by Rob Williams on May 17, 2010 in Graphics & Displays
When AMD launched its ATI Eyefinity technology, it helped redefine high-end gaming, and effectively made 2560×1600 look like child’s play. In this article, we put the technology to a good test across 18 different games and on both 3×1 (5760×1080) and 3×2 (5760×2160) display configurations to see just how worthy Eyefinity is.
Tom Clancy’s Splinter Cell: Conviction
I mentioned earlier that Just Cause 2 has some of the best graphics out there, but Conviction comes in a close second. It’s not quite as refined as Just Cause 2 in some areas, but it’s still unbelievably detailed. Aside from that, it also happens to be a very good game (from what I’ve played so far), and it also runs very well on Eyefinity.
Menus, in-game UI’s and game world itself were all rendered with few oddities. One oddity I did face can be seen in the top image. If you look in the distance, the houses are sitting atop nothing, while they are supposed to be sitting atop water. Other oddities like this may exist, but in my limited amount of progress into the game, that’s all I noticed.
Why is it that the best-looking games seem to have the most trouble with CrossFireX? Once again, there was absolutely no performance difference with CrossFireX, unless you count that decrease of performance at 5760×1080. If you’re an Eyefinity owner, or soon to be one, we can all hope that these driver fixes will be pushed through sooner than later.
5760×1080 – Single GPU
5760×1080 – Dual GPU
5760×2160 – Single GPU
5760×2160 – Dual GPU
On all of our configurations, the Medium detail preset delivered the best gameplay experience. Raising the detail at 5760×1080 delivered more lag than we could handle, so we stuck with Medium. If the CrossFireX issues get ironed out, I’m sure that at least the 5760×1080 settings could be increased to High.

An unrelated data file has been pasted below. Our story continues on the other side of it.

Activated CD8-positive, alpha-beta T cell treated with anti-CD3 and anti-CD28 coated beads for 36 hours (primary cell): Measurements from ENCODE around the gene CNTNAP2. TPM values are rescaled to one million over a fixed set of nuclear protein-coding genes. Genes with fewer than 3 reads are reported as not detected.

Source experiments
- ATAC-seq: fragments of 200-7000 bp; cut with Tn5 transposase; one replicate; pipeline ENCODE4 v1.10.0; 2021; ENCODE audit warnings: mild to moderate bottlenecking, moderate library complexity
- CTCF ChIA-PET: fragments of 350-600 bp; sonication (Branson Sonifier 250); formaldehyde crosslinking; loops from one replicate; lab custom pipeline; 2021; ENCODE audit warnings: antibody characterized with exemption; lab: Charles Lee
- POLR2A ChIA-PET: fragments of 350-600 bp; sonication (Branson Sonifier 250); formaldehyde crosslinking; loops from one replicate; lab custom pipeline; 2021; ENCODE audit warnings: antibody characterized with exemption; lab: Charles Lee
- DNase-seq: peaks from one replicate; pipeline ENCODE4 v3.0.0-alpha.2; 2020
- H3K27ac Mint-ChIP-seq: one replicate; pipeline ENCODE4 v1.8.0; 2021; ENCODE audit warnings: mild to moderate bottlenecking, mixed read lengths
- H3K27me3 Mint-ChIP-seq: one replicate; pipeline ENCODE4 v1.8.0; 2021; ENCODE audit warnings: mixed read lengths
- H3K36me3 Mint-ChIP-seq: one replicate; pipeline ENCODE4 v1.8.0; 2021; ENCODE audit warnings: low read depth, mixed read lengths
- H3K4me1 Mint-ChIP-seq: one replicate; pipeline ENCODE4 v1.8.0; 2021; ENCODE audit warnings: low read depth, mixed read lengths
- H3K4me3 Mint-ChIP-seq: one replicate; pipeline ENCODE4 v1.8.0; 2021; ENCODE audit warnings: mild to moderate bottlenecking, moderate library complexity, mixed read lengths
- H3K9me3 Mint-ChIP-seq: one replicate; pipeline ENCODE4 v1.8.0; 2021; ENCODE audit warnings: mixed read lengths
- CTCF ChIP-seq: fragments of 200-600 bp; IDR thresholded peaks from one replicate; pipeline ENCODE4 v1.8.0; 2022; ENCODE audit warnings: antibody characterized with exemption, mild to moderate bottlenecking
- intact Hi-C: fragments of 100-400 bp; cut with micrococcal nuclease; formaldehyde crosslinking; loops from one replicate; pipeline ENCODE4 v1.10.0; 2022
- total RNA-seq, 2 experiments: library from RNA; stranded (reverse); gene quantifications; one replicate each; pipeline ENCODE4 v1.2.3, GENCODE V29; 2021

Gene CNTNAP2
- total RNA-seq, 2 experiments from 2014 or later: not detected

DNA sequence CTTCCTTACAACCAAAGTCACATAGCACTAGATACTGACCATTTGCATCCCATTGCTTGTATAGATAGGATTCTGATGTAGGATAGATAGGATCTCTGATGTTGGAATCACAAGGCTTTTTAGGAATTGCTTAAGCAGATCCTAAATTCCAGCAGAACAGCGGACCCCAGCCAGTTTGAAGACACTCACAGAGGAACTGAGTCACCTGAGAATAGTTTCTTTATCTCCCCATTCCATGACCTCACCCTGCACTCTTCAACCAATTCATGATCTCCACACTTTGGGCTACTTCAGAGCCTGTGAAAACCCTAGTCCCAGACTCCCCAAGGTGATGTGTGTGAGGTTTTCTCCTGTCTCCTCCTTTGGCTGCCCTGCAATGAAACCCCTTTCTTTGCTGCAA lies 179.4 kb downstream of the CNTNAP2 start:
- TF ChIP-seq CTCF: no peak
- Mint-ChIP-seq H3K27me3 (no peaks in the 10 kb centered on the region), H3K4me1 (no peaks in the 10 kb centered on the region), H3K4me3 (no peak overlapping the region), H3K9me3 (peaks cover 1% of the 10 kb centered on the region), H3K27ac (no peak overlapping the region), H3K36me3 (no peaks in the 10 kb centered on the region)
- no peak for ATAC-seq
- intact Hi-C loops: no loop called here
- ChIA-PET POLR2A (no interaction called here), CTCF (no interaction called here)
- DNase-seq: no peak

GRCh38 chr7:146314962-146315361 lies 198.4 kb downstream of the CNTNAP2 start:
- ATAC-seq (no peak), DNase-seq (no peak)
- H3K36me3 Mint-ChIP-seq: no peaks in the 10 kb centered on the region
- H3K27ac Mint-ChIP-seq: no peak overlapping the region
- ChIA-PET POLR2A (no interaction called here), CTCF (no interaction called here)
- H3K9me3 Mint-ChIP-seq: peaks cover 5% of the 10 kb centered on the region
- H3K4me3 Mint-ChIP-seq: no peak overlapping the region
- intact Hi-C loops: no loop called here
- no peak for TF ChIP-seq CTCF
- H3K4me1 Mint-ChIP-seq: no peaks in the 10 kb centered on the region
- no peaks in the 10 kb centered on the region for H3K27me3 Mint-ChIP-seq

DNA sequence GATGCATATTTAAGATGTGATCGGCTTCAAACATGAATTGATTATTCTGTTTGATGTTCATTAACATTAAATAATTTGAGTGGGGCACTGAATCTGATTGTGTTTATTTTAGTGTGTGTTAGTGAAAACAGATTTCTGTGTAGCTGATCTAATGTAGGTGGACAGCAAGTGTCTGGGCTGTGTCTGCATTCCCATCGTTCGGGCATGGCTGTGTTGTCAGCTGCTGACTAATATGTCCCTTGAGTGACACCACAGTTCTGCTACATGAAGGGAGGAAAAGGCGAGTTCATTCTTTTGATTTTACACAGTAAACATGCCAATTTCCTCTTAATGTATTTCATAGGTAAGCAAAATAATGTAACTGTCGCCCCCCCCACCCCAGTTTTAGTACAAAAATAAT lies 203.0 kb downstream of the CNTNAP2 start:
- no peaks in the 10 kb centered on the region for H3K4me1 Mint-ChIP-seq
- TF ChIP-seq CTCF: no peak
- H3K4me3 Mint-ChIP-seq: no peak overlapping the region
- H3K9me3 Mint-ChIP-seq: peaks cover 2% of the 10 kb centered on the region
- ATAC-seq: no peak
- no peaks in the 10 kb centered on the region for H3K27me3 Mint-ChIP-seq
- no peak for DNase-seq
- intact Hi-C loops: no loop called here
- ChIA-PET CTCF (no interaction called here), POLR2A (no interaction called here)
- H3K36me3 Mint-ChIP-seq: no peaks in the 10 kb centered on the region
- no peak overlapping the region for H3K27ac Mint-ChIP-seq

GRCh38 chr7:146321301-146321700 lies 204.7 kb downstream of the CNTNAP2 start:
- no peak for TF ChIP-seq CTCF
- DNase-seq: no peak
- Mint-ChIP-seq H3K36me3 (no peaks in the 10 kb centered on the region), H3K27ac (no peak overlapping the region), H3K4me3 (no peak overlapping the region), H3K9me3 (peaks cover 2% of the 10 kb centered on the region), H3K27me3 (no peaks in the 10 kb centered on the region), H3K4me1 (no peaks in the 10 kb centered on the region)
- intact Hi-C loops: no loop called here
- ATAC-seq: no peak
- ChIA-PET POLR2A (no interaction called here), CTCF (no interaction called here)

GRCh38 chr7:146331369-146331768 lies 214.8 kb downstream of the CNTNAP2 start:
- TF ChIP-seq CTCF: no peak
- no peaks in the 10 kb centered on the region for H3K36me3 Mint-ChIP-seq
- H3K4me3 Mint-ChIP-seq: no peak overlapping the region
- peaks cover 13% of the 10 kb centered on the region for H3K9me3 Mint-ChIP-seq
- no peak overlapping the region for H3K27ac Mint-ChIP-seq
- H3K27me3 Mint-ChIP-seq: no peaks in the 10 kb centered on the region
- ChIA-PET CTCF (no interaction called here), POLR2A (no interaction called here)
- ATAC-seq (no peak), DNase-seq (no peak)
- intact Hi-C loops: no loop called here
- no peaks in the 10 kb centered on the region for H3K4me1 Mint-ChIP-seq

Unigine Heaven 2.0
Unigine isn’t a game, but rather an automatic benchmark. Though we generally dislike timedemos or anything that resemble them, we usually include just one for the sake of it. Normally, that’s 3DMark Vantage, but for whatever reason, it was unable to detect our resolution of 5760×2160. Interestingly, it was the only “game” that we loaded up that wouldn’t acknowledge that resolution, so that was a bit strange.
Heaven stood up to the plate and delivered the timedemo gooey goodness we wanted, and as you’d expect, the performance was horrendous… even with tessellation disabled!
The best “playable” result was at 5760×1080 with dual GPUs, and that was without tessellation, so it’s easy to understand just how hardcore of a test this really is. Scaling across the resolutions and with and without CrossFireX was rather perfect though. If only we saw the near 100% increase with the rest of our games with CrossFireX enabled!